One of the nice things about living in the Northeastern U.S. is the proximity to so many large cities. Boston, Philadelphia, Washington D.C., and of course, NYC, are all a relatively short train ride away. What’s more, great foreign cities are also a train ride away: in Canada! One of my favorite cities in North America (with New York and San Francisco coming first and second, of course) is Montreal. Characteristics like great architecture and design, clever street art, friendly locals, and that almost-European feel to the city are what makes Montreal such a fantastic travel destination.
I used to drive or take the train up to Montreal quite often, but unfortunately at this point it’s been nearly six years since my last visit. I’d love to return sometime soon– there’s so much more to explore (plus, I’d have a nicer, newer camera).
When I took the train up to Montreal in August of 2008, I had no agenda other than enjoying a few days by myself and trying to clear my head. I don’t think I even did any research before departing, other than booking my hostel stay. And aren’t those trips often the best kind? Days filled with lots of wandering, unsure of what you’ll stumble onto next, a completely open schedule to do as you please.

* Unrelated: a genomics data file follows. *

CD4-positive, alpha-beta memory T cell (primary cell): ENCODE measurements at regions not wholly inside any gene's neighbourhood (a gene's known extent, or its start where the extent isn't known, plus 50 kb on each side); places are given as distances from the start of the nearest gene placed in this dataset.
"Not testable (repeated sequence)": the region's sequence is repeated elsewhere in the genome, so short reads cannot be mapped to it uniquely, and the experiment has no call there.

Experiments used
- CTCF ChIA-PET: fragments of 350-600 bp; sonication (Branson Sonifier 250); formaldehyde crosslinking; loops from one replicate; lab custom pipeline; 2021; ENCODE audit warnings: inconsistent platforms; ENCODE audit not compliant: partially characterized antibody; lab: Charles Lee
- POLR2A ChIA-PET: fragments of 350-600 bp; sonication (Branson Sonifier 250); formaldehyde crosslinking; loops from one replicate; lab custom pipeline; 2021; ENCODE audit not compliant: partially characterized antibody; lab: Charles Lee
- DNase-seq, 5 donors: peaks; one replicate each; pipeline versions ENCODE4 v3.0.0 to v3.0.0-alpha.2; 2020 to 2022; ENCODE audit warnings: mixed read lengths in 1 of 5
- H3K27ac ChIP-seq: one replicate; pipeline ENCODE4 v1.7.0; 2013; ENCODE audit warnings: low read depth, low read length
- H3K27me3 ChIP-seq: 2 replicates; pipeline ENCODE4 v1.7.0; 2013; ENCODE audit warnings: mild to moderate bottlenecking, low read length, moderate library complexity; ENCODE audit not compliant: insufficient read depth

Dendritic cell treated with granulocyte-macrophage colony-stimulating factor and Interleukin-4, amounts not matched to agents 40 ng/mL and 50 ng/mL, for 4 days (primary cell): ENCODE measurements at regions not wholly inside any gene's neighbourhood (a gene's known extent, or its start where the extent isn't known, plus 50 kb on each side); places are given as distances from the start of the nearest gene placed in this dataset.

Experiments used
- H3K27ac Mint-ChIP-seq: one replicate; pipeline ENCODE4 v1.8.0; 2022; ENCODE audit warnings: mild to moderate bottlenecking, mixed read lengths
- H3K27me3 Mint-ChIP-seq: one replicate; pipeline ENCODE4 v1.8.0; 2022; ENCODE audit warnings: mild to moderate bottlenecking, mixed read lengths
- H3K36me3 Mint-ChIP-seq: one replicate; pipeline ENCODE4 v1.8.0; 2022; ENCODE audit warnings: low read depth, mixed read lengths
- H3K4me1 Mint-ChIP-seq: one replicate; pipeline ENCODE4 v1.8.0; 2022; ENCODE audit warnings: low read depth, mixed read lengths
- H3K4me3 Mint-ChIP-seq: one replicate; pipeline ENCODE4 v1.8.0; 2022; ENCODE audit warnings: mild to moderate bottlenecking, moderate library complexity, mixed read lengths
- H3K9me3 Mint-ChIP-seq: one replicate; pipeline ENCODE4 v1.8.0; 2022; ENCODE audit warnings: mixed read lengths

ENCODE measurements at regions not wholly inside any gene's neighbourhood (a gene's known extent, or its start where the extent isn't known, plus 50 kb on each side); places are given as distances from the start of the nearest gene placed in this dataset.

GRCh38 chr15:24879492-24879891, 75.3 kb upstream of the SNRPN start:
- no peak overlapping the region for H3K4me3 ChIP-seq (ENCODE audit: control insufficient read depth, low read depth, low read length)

I hope you enjoy this random smattering of images from my last Montreal trip. (Another reason to go back: I have no documentation of what I ate there!)
You know I can’t visit a city without capturing it’s street art:
And two favorite signs:
Then there was this really wonderful building that I happened upon when the light was just perfect…
Speaking of light, late afternoon was the perfect time to wander around the Old Port, or Vieux-Port de Montréal. I explored the waterside and gazed at the boats on the St. Lawrence River. Water seems to be a recurring theme: every city or place I love has a river or other body of water adjacent to it. Gee, could the fact that I grew up on an island have anything to do with that? 🙂
If you’d like to learn more about Montreal, I urge you to check out A Montrealer Abroad, written by a local who clearly loves her city.
Enjoy the rest of your Sunday, friends, and as always, thank you so much for stopping by!
Walkers are ‘practitioners of the city,’ for the city is made to be walked. A city is a language, a repository of possibilities, and walking is the act of speaking that language, of selecting from those possibilities. Just as language limits what can be said, architecture limits where one can walk, but the walker invents other ways to go. –Rebecca Solnit, Wanderlust: A History of Walking